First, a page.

Protein Based in Vivo Diagnostics for Endometrial Biofilms

Grants and Contracts Details


Summary: Successful management of bacterial biofilms in the uterus requires an accurate diagnostic in vivo assay that we propose to develop. Scientific Importance: Bacteria within a biofilm are protected from the immune system and are not responsive to standard antibiotic treatments. This can contribute to the development of bacterial resistance against antibiotics, which is a global health issue in both animals and people. It is therefore, important to accompany any antibiotic with treatment that disrupts bacterial biofilms in order to prevent the development of antibiotic resistance. However, there is currently no available assay to diagnose the condition in the uterus. While current diagnostics can provide information on if the bacteria of interest is capable of developing a biofilm under optimal conditions, it leaves the clinician guessing if the case that is presented to her/him actually is associated with biofilm formation. The development of an accurate in vivo assay to diagnose the condition is therefore necessary. Based on current literature, we believe that uterine biofilm forming bacteria produce and secrete specific proteins that can be used to diagnose the condition. Here we propose to develop a protein based diagnostic test for bacterial biofilms in the equine uterus. - First, we propose to identify secreted proteins that are associated with bacterial biofilms from the most common bacteria associated with equine endometritis. - Second, we will induce bacterial biofilms from these bacteria in the uterus, and explore methods to detect proteins of interest in uterine lavage fluid from the infected mares. Importance to the Industry: Endometritis is the most common cause of infertility in the mare, and ranked as one of the top overall medical problems in horses. Infectious endometritis is routinely treated with appropriate antibiotics, and a failure to respond to this treatment may be due to the formation of bacterial biofilms in the uterus that requires additional treatment strategies. A failure to manage bacterial biofilm properly can eventually result in bacterial antibiotic resistance, and it is necessary to rely on accurate diagnostics for the condition before a treatment plan is developed. However, there is no clinical tests available to diagnose bacterial biofilms in affected mares. Therefore, we propose to develop a diagnostic test to detect bacterial biofilms in the uterus. The successful outcome of this project will not only improve fertility of valuable bloodstock, but also contribute to public health by optimizing and reducing inappropriate use of antibiotics in equine veterinary gynecology.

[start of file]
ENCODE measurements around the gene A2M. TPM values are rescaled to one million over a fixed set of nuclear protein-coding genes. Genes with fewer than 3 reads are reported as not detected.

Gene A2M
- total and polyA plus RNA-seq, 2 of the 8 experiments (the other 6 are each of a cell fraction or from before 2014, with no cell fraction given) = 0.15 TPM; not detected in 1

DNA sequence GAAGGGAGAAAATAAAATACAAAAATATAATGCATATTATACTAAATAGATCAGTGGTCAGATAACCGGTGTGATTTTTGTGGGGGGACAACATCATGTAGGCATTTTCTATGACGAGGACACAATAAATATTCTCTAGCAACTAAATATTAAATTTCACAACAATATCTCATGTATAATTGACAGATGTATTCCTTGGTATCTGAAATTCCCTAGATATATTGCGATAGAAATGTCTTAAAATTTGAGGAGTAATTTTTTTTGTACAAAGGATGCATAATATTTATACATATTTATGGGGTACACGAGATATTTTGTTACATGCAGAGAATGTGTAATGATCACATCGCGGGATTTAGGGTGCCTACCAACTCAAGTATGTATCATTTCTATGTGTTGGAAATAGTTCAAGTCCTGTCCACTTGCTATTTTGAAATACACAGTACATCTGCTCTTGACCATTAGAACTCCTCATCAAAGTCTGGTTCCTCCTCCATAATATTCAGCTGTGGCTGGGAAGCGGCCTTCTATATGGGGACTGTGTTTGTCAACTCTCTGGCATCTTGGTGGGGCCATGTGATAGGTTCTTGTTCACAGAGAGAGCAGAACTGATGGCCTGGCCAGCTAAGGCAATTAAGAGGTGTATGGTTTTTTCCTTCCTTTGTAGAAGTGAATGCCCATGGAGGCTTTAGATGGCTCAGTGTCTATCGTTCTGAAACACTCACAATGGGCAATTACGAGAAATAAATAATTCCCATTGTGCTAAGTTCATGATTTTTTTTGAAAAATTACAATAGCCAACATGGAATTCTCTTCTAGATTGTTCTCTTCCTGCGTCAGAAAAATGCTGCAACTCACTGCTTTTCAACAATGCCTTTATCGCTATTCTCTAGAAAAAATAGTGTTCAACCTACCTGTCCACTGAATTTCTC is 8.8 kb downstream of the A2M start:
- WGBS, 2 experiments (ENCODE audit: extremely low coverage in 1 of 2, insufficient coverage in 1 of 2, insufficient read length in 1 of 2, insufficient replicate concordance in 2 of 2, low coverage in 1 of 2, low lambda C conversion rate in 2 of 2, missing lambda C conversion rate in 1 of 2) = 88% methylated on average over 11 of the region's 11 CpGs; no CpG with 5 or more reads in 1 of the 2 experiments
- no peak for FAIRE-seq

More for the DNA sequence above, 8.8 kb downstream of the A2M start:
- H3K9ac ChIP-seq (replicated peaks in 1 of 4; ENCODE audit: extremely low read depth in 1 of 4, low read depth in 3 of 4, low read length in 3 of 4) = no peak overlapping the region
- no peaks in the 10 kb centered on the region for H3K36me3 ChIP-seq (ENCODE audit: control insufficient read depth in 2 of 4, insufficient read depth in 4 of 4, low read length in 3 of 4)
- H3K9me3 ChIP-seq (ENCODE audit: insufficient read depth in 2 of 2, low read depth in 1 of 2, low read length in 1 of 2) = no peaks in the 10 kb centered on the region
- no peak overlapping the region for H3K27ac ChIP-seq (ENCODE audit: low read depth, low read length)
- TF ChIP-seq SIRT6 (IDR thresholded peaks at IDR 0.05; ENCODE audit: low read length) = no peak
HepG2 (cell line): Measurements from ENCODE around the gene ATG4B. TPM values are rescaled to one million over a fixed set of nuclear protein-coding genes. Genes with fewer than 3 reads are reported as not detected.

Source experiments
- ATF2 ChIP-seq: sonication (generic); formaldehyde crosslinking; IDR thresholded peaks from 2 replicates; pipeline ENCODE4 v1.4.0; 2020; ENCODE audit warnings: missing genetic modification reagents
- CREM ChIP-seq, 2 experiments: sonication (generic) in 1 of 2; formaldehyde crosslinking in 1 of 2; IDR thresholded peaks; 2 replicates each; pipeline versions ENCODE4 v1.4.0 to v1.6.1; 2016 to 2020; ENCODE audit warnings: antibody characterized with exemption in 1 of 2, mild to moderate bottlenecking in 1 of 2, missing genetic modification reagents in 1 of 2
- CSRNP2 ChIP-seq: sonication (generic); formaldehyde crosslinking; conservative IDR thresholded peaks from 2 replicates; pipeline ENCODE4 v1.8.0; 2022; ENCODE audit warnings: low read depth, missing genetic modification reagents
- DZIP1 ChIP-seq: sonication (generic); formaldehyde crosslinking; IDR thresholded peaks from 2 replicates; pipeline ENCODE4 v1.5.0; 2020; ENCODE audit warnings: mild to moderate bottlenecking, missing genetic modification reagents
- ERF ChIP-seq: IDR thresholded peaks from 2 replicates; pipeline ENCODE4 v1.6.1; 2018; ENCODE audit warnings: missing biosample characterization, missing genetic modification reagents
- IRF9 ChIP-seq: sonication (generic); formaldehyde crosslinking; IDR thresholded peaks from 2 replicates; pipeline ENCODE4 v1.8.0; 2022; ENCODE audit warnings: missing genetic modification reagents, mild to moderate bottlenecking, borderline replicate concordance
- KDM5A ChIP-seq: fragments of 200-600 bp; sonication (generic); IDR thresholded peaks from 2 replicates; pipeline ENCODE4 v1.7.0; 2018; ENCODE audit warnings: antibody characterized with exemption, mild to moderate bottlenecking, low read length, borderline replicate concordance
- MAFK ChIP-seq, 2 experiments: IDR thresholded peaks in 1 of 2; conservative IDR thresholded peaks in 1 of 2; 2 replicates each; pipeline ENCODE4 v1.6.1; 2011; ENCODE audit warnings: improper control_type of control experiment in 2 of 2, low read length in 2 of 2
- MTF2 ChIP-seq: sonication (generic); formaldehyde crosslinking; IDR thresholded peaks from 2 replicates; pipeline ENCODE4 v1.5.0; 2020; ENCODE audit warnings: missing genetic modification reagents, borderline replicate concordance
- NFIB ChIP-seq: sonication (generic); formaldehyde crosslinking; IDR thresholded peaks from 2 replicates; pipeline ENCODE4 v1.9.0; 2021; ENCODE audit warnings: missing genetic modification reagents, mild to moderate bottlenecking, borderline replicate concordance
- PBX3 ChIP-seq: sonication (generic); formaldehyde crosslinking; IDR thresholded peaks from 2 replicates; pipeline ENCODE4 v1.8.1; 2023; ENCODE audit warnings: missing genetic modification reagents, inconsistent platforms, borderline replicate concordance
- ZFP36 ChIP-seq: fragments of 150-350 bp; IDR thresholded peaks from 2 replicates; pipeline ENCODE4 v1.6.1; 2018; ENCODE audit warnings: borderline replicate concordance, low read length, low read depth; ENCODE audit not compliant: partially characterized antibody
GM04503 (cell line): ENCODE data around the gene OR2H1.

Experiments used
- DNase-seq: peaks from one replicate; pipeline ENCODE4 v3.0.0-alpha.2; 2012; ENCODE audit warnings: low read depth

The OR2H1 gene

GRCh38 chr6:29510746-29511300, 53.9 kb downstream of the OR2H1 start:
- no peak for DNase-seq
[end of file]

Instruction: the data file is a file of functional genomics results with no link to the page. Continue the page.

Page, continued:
Effective start/end date3/1/2010/30/22


  • Grayson Jockey Club Research Foundation Inc: $48,145.00


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